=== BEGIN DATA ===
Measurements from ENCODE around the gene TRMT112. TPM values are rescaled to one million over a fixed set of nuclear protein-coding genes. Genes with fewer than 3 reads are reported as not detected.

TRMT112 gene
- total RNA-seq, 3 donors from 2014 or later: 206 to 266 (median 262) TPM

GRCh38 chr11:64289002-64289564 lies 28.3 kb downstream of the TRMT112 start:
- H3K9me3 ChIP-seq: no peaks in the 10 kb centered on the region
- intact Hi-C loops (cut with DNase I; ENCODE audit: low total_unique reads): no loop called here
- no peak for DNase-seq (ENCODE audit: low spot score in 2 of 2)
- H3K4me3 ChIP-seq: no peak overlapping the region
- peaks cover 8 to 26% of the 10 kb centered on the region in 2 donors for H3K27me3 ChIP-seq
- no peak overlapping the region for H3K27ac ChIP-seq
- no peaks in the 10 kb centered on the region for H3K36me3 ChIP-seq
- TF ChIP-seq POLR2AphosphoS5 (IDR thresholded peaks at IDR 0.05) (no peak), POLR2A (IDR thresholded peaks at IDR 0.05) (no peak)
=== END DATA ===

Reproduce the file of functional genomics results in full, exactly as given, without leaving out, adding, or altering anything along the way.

Measurements from ENCODE around the gene TRMT112. TPM values are rescaled to one million over a fixed set of nuclear protein-coding genes. Genes with fewer than 3 reads are reported as not detected.

TRMT112 gene
- total RNA-seq, 3 donors from 2014 or later: 206 to 266 (median 262) TPM

GRCh38 chr11:64289002-64289564 lies 28.3 kb downstream of the TRMT112 start:
- H3K9me3 ChIP-seq: no peaks in the 10 kb centered on the region
- intact Hi-C loops (cut with DNase I; ENCODE audit: low total_unique reads): no loop called here
- no peak for DNase-seq (ENCODE audit: low spot score in 2 of 2)
- H3K4me3 ChIP-seq: no peak overlapping the region
- peaks cover 8 to 26% of the 10 kb centered on the region in 2 donors for H3K27me3 ChIP-seq
- no peak overlapping the region for H3K27ac ChIP-seq
- no peaks in the 10 kb centered on the region for H3K36me3 ChIP-seq
- TF ChIP-seq POLR2AphosphoS5 (IDR thresholded peaks at IDR 0.05) (no peak), POLR2A (IDR thresholded peaks at IDR 0.05) (no peak)